Peel strenght-wise, however, this may not be the case; there may be stronger alternatives (in epoxy & PU glues). I cannot find reliable info on that. The top part of that break is exposed to a peel load: with the heel fixed at the button, the top part is in tension and the bottom part in compression. A proper fixation along the entire length of the heel reduces the load on the break, but a peel component remains.

    Of course, once repaired, that broken heel does not need to be serviceable, you just want the pieces to stay together (unlike the heel-to-block joint, that should be serviceable). That's where a lag bolt or something else with a high tensional strength (bamboo? pieces of thread?) comes in. BUT: HHG does not stick to steel, and using HHG humidifies the wood (causing later shrinking during drying). If you use steel, better not with HHG (use epoxy or PU). Of course you can do the lag bolt after the HHG joint has fully dried (but the mechanical action of a bolt may cause cracking). Bamboo could work with HHG, but I never tried that and bamboo has a quite impermeable skin that might not impregnate with HHG.

    And I'm not a luthier either, just a baboon with a slide ruler and a clamp. Maybe one of the real luthiers encountered elsewhere could chime in and positively contribute.
     
  5. robobass

    robobass

    Aug 1, 2005
    Cologne, Germany
    Private Inventor - Bass Capos
    No. approach #3) HHG with screws. You can remove the screws later, but I find that screws are a simple and effective way to clamp the joint tightly, so that you can get good adhesion with HHG. A tight joint is less important when using epoxy. I've used this approach three times and all were successful.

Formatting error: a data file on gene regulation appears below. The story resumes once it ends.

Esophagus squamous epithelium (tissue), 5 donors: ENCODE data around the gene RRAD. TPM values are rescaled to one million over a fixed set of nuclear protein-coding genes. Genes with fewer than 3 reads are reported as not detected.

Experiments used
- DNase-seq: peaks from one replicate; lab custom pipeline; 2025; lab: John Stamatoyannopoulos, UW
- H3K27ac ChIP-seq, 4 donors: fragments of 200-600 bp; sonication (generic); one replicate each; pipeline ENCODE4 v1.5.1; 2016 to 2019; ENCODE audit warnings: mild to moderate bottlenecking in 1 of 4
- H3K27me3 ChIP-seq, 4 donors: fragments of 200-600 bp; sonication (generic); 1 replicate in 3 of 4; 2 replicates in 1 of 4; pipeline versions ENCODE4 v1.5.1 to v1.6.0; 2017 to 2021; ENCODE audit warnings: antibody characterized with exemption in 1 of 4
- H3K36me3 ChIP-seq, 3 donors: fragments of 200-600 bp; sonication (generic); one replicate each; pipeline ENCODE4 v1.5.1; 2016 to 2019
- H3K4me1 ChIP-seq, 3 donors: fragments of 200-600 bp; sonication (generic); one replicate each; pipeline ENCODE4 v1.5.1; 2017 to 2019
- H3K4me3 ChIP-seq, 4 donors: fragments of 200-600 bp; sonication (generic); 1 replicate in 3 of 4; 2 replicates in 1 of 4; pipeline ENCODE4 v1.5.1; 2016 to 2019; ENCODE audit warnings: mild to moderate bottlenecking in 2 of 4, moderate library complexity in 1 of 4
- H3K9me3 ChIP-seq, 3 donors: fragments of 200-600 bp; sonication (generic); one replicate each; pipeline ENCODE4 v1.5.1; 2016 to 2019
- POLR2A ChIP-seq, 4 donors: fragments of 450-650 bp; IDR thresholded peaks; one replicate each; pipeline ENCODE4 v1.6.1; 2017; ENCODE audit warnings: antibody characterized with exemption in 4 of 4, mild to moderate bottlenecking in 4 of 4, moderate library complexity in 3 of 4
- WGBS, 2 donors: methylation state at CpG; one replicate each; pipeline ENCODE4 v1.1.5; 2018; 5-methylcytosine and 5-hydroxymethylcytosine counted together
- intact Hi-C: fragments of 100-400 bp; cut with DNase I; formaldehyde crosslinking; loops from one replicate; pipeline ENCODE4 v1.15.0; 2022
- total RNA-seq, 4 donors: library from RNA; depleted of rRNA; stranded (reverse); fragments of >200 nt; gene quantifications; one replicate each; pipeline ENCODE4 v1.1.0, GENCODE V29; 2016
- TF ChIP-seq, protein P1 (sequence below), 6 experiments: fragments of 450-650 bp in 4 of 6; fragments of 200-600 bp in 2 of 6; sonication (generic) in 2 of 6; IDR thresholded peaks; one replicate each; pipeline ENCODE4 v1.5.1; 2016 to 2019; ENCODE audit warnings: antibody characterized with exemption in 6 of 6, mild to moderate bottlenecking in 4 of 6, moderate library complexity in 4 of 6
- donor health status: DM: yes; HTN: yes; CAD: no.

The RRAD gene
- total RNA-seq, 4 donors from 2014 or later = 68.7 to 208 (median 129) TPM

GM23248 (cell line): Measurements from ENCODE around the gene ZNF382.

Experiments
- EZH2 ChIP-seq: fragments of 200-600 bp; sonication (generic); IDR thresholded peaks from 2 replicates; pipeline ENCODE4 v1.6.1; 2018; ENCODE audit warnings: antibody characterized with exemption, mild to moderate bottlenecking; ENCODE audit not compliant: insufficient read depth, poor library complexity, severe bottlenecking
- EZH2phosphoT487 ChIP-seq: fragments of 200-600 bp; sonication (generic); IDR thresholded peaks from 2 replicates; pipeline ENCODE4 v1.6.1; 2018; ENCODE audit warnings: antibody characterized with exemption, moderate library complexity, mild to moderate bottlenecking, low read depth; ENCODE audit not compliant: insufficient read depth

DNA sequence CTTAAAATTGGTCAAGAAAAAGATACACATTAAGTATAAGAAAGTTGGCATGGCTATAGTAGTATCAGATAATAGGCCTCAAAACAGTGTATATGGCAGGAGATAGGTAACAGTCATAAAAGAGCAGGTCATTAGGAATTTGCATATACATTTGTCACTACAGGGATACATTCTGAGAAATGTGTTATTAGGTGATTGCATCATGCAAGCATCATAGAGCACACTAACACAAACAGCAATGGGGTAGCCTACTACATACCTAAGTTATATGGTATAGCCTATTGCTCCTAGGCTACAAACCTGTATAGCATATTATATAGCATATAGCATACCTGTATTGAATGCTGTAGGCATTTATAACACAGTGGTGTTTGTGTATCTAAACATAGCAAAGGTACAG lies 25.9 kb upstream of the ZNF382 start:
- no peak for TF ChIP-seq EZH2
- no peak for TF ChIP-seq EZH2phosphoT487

6. Interesting. Once you remove the screws, do you fill the holes with wooden pins?

    Ray
     
  7. robobass

    robobass

    Aug 1, 2005
    Cologne, Germany
    Private Inventor - Bass Capos
    I just left the screws in.
     
  8. Hi Robobass,
    I saw in another post where someone used 3 screws, and I've seen the one big lag screw approach.
    What size and how many screws did you use for your repair, and what was the gram strength of the HH glue?
     
  9. I hope so too. I'm just starting out as a luthier and I've never tackled this kind of repair before.

    Thanks all!
     
  10. robobass

    robobass

    Aug 1, 2005
    Cologne, Germany
    Private Inventor - Bass Capos
    Raymond,
    I think I used two #6 drywall screws, and whatever glue my luthier gave me. IMO, the most critical part is drilling the pilot holes really accurately.
     
  11. james condino

    james condino Spruce dork Supporting Member Commercial User

    Sep 30, 2007
    asheville, nc
    Ray,
    Call the shop and I'll talk you through how I approach this far better than I can type; Facetime is also a great option. I pretty much have at least one old broken Kay neck on the workbench every day of the year for the last decade and a waitlist dozens deep. Like them or not, vintage Kays are fantastic job security where I live!

    J.
    www.kaybassrepair.com
    www.condino.com
     
  12. Hello James,

    I sincerely appreciate your offer. Facetime works for me. I'm assuming you'd like to see my heel break.
    I'm in the PST zone so I did this on my lunch break, it would be 3 pm your time. Or before work, which is 8am for you. Another option is if you're in the shop on Saturday, any time of the day is good for me.
    Let me know what works best for you.

    Thanks!
    Ray